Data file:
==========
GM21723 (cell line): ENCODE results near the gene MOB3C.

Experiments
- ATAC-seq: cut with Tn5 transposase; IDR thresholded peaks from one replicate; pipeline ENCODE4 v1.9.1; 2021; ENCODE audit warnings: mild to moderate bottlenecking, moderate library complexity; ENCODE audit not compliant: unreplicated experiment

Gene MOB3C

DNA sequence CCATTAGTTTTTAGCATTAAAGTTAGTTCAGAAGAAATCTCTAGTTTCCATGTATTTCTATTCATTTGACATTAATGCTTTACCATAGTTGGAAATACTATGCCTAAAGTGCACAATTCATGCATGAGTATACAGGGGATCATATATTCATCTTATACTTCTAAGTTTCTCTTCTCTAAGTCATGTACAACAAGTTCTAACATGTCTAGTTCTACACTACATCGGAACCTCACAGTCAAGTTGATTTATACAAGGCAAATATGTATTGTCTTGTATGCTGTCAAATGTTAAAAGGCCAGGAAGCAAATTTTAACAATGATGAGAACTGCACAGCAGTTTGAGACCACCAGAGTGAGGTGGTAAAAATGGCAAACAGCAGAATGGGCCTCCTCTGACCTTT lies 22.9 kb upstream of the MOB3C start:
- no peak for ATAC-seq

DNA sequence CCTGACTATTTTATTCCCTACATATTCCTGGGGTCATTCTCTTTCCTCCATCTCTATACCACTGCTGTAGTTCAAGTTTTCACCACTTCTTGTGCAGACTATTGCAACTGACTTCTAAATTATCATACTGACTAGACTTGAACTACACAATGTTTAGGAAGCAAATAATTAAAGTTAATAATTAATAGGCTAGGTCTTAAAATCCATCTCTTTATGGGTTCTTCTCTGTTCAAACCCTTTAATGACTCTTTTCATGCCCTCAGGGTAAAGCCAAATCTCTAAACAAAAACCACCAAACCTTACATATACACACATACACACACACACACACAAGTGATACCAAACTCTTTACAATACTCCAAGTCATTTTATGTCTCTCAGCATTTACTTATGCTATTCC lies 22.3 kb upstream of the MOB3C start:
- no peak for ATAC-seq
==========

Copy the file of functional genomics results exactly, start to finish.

GM21723 (cell line): ENCODE results near the gene MOB3C.

Experiments
- ATAC-seq: cut with Tn5 transposase; IDR thresholded peaks from one replicate; pipeline ENCODE4 v1.9.1; 2021; ENCODE audit warnings: mild to moderate bottlenecking, moderate library complexity; ENCODE audit not compliant: unreplicated experiment

Gene MOB3C

DNA sequence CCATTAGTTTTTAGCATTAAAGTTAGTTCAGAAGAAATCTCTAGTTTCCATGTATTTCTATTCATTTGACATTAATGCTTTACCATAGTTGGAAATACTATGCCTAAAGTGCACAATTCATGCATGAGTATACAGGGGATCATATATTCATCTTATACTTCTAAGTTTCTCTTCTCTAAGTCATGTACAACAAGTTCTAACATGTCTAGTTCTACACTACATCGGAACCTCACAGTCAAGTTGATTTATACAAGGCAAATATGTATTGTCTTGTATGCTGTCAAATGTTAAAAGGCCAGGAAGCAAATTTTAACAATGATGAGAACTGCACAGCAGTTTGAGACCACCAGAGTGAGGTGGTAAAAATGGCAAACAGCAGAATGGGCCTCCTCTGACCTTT lies 22.9 kb upstream of the MOB3C start:
- no peak for ATAC-seq

DNA sequence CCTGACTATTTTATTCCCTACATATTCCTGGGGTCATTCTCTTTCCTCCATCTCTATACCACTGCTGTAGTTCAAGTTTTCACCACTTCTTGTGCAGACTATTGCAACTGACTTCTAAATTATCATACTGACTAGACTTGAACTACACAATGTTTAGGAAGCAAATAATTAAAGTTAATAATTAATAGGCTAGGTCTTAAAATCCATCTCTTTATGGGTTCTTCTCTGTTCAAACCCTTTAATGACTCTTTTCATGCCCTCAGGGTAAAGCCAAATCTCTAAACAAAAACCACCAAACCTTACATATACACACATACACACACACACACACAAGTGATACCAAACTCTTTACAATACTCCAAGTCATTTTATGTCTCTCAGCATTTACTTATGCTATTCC lies 22.3 kb upstream of the MOB3C start:
- no peak for ATAC-seq